With respect to the second matter the respondent testified that he noticed the grease and asked Shuman about it. When asked what was said he testified: "I said grease leaked out of the rear end. He said `We are going to stop pretty soon and I will see about it.'" This occurred after they had entered the Ridge Route. After they had stopped at Gorman the respondent asked Shuman "Did you look at the rear end", to which Shuman replied "No, I forgot it". The respondent also testified, "I believe that he thought it would be all right". Shuman testified that he had before seen truck housings leak slightly, and had had cars of his own with a small leak. This evidence indicates that the respondent did not inform Shuman that any unusual amount of oil was leaking from the rear end. It is not uncommon for small amounts of oil and grease to leak and drip from the working portions of trucks and automobiles. The truck had operated perfectly for many miles after the respondent first spoke of the grease and the speed of the truck was slow. While it may have been negligence to fail to make an examination, there is nothing to show that Shuman realized the situation was unusual or dangerous, that he intentionally neglected to stop and look into the matter knowing at the time that an injury would probably result, or that he should have known this.
 In the third matter referred to the respondent contends that the general rule of law that a person confronted with sudden danger is not to be held responsible for an error of judgment does not here apply, since Shuman's own negligence contributed to the emergency. While the rule relied upon might apply if the question of negligence was here involved, negligence alone is not sufficient to constitute wilful misconduct. After the emergency arose the driver was confronted with the problem of trying to control the truck and prevent an accident and injury, with the truck increasing its speed on a down grade with rugged hills on the right and a steep pitch into Grapevine Creek on the left. The evidence discloses that Shuman was kept busy trying to keep the truck on the highway and dodging traffic, that it was dark at the time, and that with the curves in the road he was unable to see by the light of the headlights any place where he thought he could safely bank the truck. It fully appears from the evidence that, at the time, he was endeavoring to avoid consequences which he thought more dangerous than the course he took, and that he was making an honest effort to prevent injury rather than to cause it. The fact, if true, that an examination of this part of the road in daylight reveals that there may have been one or two places where the truck could have been banked in comparative safety is utterly insufficient to show wilful misconduct in the action taken under the circumstances then present.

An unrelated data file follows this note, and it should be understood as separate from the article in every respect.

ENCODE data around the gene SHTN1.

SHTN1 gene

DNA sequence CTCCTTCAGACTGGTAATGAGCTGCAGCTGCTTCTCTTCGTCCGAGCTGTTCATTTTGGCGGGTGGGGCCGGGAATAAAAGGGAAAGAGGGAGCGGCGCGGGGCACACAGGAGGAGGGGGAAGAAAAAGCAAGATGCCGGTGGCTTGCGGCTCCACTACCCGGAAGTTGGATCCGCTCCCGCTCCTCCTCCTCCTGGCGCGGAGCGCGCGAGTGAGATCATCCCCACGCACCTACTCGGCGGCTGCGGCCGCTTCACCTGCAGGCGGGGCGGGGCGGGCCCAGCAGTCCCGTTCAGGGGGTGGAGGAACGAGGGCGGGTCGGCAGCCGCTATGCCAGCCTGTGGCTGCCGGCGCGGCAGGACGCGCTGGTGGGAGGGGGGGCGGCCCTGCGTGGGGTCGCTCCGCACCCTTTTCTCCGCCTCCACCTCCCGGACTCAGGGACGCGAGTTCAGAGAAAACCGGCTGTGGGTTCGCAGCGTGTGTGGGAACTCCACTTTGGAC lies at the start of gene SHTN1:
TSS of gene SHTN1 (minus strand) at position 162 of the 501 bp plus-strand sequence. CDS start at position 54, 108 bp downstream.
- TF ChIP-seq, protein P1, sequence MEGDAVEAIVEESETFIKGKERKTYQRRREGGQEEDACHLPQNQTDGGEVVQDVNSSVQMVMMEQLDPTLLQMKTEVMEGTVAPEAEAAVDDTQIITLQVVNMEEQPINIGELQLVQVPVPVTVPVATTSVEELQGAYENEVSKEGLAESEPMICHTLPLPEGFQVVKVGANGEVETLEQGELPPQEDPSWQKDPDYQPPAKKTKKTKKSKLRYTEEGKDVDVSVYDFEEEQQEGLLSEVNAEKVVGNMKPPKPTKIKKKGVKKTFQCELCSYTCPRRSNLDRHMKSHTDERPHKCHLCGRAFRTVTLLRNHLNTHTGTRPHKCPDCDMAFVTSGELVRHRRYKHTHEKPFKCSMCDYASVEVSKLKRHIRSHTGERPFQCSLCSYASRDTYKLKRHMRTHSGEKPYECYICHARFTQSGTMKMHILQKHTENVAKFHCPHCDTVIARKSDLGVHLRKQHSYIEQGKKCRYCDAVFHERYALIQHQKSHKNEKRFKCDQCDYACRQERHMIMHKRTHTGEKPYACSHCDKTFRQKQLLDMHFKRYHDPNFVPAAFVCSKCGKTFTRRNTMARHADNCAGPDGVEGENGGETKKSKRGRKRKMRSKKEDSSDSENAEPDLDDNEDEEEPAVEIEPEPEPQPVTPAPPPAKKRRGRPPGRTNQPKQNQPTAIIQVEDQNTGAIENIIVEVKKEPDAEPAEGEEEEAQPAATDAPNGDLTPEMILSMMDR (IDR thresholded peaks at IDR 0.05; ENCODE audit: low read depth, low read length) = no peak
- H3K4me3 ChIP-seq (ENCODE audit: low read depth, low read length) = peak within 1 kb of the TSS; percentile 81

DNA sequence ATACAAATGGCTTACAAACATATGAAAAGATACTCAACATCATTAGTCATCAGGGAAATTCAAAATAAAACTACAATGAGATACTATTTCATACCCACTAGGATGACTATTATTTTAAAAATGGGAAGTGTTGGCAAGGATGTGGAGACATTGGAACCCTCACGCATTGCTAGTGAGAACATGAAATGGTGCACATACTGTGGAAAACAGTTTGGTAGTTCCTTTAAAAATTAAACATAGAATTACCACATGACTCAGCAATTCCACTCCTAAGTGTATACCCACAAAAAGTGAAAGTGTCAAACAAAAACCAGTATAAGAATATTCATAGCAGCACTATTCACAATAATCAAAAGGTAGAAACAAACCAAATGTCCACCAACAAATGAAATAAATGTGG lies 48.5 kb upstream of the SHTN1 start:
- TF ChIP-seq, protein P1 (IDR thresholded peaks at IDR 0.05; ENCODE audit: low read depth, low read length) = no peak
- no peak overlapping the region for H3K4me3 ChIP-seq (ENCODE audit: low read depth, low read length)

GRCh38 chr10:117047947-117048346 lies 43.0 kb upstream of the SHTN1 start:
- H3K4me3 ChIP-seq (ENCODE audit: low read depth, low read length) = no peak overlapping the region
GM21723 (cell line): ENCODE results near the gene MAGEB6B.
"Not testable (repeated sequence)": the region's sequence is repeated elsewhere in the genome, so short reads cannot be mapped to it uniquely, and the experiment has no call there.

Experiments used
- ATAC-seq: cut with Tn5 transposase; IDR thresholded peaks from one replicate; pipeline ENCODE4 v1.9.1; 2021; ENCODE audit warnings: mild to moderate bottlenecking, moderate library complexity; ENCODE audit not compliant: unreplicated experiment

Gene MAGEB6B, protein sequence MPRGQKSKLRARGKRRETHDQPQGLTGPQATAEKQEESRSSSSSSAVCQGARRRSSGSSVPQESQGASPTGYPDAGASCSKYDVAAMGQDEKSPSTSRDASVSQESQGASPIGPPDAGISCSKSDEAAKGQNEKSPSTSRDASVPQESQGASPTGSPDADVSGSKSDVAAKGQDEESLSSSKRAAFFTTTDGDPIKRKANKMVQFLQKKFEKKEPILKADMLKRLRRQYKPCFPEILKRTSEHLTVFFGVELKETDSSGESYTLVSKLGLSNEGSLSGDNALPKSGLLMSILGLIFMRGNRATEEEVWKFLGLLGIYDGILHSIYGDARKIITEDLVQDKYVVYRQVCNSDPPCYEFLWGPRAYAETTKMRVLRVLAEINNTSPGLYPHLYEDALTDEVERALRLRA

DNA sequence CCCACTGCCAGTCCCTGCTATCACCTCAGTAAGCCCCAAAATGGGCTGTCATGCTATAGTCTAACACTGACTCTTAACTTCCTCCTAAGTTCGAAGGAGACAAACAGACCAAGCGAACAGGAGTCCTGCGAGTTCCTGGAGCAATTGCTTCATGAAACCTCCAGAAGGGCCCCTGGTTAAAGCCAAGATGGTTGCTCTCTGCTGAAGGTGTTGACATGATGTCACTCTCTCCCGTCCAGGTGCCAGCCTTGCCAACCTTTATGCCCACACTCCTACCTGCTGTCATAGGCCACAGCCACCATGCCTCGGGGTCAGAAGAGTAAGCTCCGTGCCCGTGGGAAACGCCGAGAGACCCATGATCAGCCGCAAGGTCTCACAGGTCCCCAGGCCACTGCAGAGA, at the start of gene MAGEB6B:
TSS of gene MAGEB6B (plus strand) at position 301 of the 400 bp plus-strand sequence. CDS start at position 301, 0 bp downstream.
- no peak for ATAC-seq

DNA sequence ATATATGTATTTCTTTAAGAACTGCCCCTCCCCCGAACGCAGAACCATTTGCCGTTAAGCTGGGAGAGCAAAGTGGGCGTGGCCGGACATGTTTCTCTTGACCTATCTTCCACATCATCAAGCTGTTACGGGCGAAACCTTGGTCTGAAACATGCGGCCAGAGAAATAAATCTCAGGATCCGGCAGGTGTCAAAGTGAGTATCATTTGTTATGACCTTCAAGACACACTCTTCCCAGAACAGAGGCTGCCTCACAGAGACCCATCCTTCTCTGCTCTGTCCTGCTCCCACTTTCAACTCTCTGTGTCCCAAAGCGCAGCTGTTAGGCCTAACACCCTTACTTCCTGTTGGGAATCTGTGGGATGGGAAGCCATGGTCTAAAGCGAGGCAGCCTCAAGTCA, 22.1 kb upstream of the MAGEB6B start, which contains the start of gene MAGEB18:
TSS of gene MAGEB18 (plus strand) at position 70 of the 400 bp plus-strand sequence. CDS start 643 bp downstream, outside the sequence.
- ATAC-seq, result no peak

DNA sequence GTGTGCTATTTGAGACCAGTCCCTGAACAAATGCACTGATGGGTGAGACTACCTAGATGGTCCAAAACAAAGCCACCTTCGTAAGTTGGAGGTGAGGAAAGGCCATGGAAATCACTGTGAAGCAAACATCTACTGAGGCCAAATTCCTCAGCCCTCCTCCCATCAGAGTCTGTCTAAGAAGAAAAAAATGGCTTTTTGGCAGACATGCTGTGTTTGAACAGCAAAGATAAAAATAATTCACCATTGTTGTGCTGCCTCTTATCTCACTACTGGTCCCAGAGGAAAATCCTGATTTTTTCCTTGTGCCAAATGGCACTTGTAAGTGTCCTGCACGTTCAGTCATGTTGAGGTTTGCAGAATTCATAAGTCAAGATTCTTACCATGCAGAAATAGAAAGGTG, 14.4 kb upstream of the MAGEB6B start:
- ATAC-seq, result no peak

We are unable to agree with respondent's contention that the three matters referred to disclose "a deliberate and intentional violation" of section 93 1/2 (a) and section 139 of the California Vehicle Act. In addition to other circumstances, the facts that Shuman was himself injured and his son killed, that during the ride he gave the respondent a coat and blanket with which to keep warm, and that when danger became imminent he warned him to jump if he had the opportunity, are strongly indicative that no act was intentionally done or omitted with the knowledge or expectation that any injury was probable.
 The burden of proof is upon a guest to establish wilful misconduct within the meaning of the statute. We think this burden was not here met, that the evidence is not sufficient to sustain a finding of wilful misconduct, and that the facts of this case bring it squarely within the class of cases in which the legislature intended to deny a right of recovery.
A motion made by respondents to correct the findings was also submitted. This was based upon the fact that the findings as verbally approved by the trial court consisted of five pages, while the findings as signed, by inadvertence, included two copies of page three and omitted page four. The view we take of the evidence makes it unnecessary to pass upon this motion.
For the reasons given, the judgment is reversed.
Marks, J., and Jennings, J., concurred.